Madaba is a small town outside of Amman (about 30km) along the same road that takes you to Mount Nebo. The initial site of it can be a bit disconcerting, as the small town is packed with shops and stores that cater to the busloads of tourists that visit this part of the country. Nevertheless, it does feature a number of different historically important sites, generally linked to the Christian and Byzantine traditions present in this part of the Middle East. The Greek Orthodox Basilica in one such site, largely because of a mosaic containing 2 million pieces constructed in the 6th century. The mosaic is a map of Palestine and what is now Egypt, and it shows a surprising level of topographical detail, providing an important source of information about Jerusalem and the Middle East in the early period of Christianity. When I visited the Church, liturgy was being celebrated, and I was not allowed to take pictures inside the church. Nevertheless, the people here are used to tourists and are more than willing to provide an explanation and help to anyone who comes by on off hours.
In the 1930s, Jordan was about 30% Christian. Today, the country that is home to a number of important Christian sites, counts less than 10% of its population as Christians. Nevertheless, the fact that Christianity has been present in Jordan, and the Middle East, since its birth means that there is a plethora of sects that exist indigenously in the country. This church across from King Abdullah I Mosque in central Amman is home to the Patriarchate of Orthodox Copts. I was intrigued by it, as I was only aware of the Coptic Church being established in Egypt, not in other parts of the Middle East. Given that the building is obviously a new construction, I would imagine that it services, in part, the Egyptian diaspora in the city, in addition to any indigenous community.
Hidden within one of the multiple terraces that make up the gardens of Darat al-Funun (an art gallery) are the surprising ruins of a Byzantine-period church. It was built in the 6th century AD and is though to have been dedicated to Saint George, based on an inscription found by archaeologists in the early 20th century. The outline of the church is clearly discernible and several columns in its interior have been re-erected at their original spot. Clearly of earlier Roman masonry, these columns - some with their Corinthian capitals - belonged to an older pagan temple that had stood on the same site. The outline of a side chapel is also discernible and within it are fairly well preserved floor mosaics, albeit plain white with no depictions.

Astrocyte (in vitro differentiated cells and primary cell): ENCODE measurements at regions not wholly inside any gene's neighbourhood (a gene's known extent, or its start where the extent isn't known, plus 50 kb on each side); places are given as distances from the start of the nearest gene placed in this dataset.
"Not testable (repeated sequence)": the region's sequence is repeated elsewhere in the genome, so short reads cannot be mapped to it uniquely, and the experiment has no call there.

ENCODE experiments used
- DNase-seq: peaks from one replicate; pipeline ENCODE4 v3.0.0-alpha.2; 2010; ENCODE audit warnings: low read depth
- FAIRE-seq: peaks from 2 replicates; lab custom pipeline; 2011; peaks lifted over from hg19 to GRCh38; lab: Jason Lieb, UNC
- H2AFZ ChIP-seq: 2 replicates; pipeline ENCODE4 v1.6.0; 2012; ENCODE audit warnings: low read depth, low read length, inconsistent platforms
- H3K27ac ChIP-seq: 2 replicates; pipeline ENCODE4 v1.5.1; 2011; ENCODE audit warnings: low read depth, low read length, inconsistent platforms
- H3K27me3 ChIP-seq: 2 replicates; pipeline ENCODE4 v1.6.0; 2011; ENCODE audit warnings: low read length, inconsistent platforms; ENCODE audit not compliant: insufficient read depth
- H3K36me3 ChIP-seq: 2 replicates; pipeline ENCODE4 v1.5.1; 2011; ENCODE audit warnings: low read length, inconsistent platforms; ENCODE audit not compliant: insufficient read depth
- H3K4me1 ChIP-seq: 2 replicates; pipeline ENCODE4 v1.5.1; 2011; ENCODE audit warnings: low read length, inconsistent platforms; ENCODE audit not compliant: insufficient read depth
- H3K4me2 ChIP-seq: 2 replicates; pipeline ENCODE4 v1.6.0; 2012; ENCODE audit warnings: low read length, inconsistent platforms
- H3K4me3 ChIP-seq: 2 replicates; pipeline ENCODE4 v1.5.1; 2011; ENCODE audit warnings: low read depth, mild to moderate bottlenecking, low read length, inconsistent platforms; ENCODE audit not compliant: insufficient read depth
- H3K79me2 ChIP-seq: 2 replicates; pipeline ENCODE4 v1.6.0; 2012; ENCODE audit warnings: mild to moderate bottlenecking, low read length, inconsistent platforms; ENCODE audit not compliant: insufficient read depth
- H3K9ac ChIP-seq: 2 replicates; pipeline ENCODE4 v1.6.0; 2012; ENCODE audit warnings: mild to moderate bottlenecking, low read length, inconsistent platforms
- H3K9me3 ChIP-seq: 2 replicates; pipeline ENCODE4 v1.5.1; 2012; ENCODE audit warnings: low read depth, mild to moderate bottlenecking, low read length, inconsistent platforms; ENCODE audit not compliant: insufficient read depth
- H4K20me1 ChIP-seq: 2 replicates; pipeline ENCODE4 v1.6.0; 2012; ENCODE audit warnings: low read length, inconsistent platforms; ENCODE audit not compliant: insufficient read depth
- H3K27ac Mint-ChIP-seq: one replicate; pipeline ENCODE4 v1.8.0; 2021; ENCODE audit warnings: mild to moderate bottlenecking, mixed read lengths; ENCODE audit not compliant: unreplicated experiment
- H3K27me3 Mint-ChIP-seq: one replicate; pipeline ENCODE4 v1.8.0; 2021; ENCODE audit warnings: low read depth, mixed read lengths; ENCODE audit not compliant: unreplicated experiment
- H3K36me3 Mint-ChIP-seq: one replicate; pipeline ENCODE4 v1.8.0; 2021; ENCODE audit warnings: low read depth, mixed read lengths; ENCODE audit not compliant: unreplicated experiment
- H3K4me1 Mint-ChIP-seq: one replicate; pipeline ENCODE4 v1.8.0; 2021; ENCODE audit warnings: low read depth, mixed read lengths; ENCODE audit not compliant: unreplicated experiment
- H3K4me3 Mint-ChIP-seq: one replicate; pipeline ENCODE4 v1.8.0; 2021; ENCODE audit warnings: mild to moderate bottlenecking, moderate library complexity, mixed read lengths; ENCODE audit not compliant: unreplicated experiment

Famous for its Mosaic Map which was crafted in AD560. The mosaic represents the oldest map of Palestine in existence, and depicts all major biblical sites of the Middle East from Eqypt to Palestine.
The church itsself is lovely and is a welcome retreat from the summer heat and a place of solace.
Admission is only JD 1
Roughly 5% or 6% of Jordan's native population is Christian. While the majority of them are Greek Orthodox, smaller communities of many other sects are also represented. Although Christians are a minority, Jordan guarantees them full religious rights and equality with the majority Sunni Moslem population. A large portion of Jordan's Christians live in Amman, thus there are several prominent churches in the centre of the city, including those in the attached photographs. Like many other cities in the Levant, it is not unusual in Amman to see mosques and churches built side-by-side.
At Amman's Citadel, next to the Ummayd's Palace, you can see the rests of a byzantine church from the 6th Century. It is also part of the acropolis, and it's situated on the right side when you enter the Citadel. The most remarkable things are the columns with capitels.
The first monument that you can see when you leave your car at the entrance of the Citadel is the Byzantine Church. One of the nice remains of this small Basilica are the Corinthian columns, which is thought to date from the 6th or 7th century AD. Archeologists found also some mosaics but it is very difficult to see them.
Jordan is not exclusively an Islamic country. If the majority of the inhabitants are Muslims, there is also a Christian minority. Even if the mosques are everywhere it is not surprising to discover some churches from time to time.
For example the Abdali bus station is quite close from the huge Abdullah mosque. However this huge building is not part of the landscape, instead, this big church on top of a small hill is what will catch your eyes.
I ignore the name of this particular church; it is relatively new and much less impressive once you are at the bottom.
During the Byzantine period, Amman (then known as Philadelphia) was the seat of a Christian Bishop, and several churches were built. 6% of the people of Jordan are Christian.
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